Does this California Gull image look like it was taken while it was perched on a trash bin at Antelope Island State Park? Well, it was. Yeah, I know, people think of them as trash birds. But this isn’t a trashy picture. ;-)


A Ring-billed Gull – Light on Dark

Ring-billed Gull in flightRing-billed Gull in flight – Nikon D200, handheld, f6.3, 1/1600, ISO 200, Nikkor 80-400mm VR at 270mm, natural light, not baited

It seems that more than a few bird photographers avoid taking images of gulls perhaps in part because they are common in so many locations or because gulls are associated with trash but I enjoy taking images of gulls especially if they are in flight or in a great setting. For new photographers who want to work on flight photography gulls make excellent subjects to practice on.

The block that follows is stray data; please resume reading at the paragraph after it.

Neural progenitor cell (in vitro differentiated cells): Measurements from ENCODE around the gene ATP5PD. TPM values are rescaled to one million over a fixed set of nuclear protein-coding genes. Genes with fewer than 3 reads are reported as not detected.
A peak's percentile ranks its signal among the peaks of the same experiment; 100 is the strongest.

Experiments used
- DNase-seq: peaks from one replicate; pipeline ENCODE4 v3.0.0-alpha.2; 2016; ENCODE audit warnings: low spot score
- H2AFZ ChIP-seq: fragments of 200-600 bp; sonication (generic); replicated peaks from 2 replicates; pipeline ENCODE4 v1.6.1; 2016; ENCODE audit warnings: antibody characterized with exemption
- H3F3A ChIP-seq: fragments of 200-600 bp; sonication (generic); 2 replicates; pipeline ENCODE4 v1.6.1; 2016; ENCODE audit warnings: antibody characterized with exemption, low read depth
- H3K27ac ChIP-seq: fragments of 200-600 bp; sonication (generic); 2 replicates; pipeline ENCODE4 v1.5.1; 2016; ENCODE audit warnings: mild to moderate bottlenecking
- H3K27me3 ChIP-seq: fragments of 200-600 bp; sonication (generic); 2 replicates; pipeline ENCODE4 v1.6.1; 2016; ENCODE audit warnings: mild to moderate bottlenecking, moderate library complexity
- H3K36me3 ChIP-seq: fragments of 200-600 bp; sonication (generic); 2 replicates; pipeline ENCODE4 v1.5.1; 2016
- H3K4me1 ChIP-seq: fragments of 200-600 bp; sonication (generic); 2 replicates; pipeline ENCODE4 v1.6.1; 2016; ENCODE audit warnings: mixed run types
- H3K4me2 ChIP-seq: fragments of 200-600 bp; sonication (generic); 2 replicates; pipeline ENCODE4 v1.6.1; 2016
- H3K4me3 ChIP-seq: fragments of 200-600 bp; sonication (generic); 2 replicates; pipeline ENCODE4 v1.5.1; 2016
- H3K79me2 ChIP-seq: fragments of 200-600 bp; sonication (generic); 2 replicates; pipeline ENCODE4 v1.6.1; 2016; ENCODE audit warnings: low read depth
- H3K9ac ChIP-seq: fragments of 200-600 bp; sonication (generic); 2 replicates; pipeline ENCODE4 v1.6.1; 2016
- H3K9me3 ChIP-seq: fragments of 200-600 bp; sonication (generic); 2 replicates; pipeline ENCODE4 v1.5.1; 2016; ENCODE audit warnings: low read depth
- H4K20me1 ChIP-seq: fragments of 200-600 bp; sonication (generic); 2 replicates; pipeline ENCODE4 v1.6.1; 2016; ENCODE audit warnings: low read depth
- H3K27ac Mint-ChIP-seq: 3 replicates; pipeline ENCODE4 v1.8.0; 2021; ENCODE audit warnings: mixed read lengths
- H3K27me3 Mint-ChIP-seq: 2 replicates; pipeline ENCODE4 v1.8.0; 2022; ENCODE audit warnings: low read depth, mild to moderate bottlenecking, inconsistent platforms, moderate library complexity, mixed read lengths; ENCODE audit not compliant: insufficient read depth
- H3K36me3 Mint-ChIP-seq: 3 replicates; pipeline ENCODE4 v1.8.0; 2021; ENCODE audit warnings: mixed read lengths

In most areas of North America Ring-billed Gulls are the most commonly seen gull and not only are they beautiful they are also fun and challenging to photograph. The day I photographed this Ring-billed Gull at Fort De Soto’s north beach there were baitfish in the hundreds of thousands running just off shore and pelicans, egrets, terns and gulls were all in a feeding frenzy. Most of the images I took that day had water or sky in the background but when this Ring-billed Gull flew into the beach to land it had dark trees in the background. The light gull against the dark background was and still is very appealing to me and I also enjoy the wing position, flared tail and head angle.

Common? Maybe. I knew as soon as I saw this through my viewfinder I was going to love the image. I wasn’t wrong.